Additionally, how much size and space do you need? How much are the taxes in a given neighborhood, and does it have an HOA fee? What are the rules? These are all things you’ll want to consider.

The People In The Process         

So who helps you actually buy a home? There are a few different people in the process, such as your real estate agent, your lender, the title company, and the insurance agent. However, early on in the process, you’ll be working with someone like myself to get prequalified, know what you're looking for, and take the next step to preapproval.

After that, we're going to get you in the hands of a real estate agent that can help you set up a search online. They'll email you different houses that they think fit your parameters as well. When you're ready to actually go out and look at houses, they will be the ones that will get you in through the lockbox.

Making An Offer

Once you find the house that you're looking for, you're going to want to make an offer. I think that that's at the point where you're going to want to have your fully preapproved loan package in place. This way, we know what kind of loan works for you.

Your real estate agent is going to put a lot of that information inside of your offer when they write the contract. They’ll include the type of financing you’re using and how much down payment you have. The offer may also include if you want money back from the seller of the house or some concessions to help pay closing costs.

They're going to need to know all of that stuff up front. It’s also another reason why you start a process with a loan person like myself.

The Inspection

The home inspection is the one thing that you will do outside of your lender. I really don't have anything to do with home inspections. Assuming that you've made an offer and it was accepted, you're under contract. You’re then going to hire an inspector.

This inspector is going to look at the house from top to bottom and make sure that everything works. If it doesn't work—such as if the plumbing, electrical, furnace, roof, or windows are not up to snuff—then that inspection can become a really powerful negotiating tool.

For example, if your inspector said that there's only one year’s life left on the furnace, you can go back to the seller. If the furnace costs $6,000, you can tell them they need to replace it for you. I always recommend that you get a home inspection; don't skip it. It's worth the money that you spend, but know that you're going to spend it out of your pocket. It doesn't come through the loan process.

Earnest Money And Escrow

Another thing you want to be prepared for is a thing called earnest money. When you put your offer in, you're going to write a check—usually the same day or the next day that they accept your offer. The check will be for some amount of the $500,000 cost of the home.

Earnest money is a deposit on the contract. It means that you're working in earnest to buy that house. Later in the process when you get to the actual closing, you're going to have whatever your down payment was plus your closing costs. Escrow is basically a savings account that you're going to have pre-funded.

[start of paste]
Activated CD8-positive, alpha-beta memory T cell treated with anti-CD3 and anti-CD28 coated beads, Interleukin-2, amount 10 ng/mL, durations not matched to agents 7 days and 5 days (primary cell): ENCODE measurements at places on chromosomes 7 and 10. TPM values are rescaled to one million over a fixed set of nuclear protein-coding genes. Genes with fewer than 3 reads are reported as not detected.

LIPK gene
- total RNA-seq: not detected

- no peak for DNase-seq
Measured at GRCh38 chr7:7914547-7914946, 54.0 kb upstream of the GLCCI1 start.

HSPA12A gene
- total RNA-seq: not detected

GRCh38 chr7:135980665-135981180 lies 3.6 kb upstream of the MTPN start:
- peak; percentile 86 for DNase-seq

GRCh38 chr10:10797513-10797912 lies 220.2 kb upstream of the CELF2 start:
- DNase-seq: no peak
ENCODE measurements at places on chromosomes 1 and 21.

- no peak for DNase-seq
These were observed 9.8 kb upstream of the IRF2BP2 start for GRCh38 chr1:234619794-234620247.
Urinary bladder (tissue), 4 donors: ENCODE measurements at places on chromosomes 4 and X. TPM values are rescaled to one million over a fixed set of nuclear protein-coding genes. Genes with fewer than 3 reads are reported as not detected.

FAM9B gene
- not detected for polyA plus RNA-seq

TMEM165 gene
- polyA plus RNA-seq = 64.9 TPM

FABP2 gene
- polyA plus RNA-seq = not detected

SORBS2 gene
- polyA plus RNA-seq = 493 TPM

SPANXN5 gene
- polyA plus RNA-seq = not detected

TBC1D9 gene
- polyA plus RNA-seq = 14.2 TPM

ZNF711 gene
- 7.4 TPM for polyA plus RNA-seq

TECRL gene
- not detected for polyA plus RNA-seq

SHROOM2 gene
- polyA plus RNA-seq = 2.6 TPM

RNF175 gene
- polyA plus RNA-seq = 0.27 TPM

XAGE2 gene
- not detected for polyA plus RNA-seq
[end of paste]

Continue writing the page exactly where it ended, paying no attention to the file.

Part of your closing costs are costs and part of them are what are called prepaids, or escrows. That's going to be your taxes and your insurance. You always have to pay for the whole first year of insurance upfront—and usually a couple of months extra. That will go into an escrow account. You're also going to pay the first tax period, which is usually half a year. You may need to add a couple of months as a buffer.

All of this money gets collected upfront and held in an escrow account. When the bill comes due, you're not going to pay that directly. Rather, it’s going to get paid from the escrow account. The lender will write a check for your year of homeowners insurance or your next tax bill that comes due. This will also get paid from the escrow account.

What’s In A Mortgage Payment?

First, let's define what is in the mortgage payment. First, there's a principal and interest—which are kind of the obvious ones. Any loan you have will always have a principal portion and an interest portion unless it's an interest-free loan.

Generally speaking, at the beginning of the mortgage process, you're paying more in interest and less in principal. As you make your payments over time, that starts to flip flop. More and more of your total payment is going to go to the principal portion, which is the actual loan amount. So if your loan is $200,000, it's $200,000 in principal plus whatever the interest is on top of that.

The other couple of things that are added to your payment is a little bit of taxes and insurance. You're always paying a little bit ahead on your taxes and insurance. Simply put money into that escrow account so that the money's there when the bill comes due. It’s part of your overall monthly mortgage payment.

Your Downpayment And Mortgage Insurance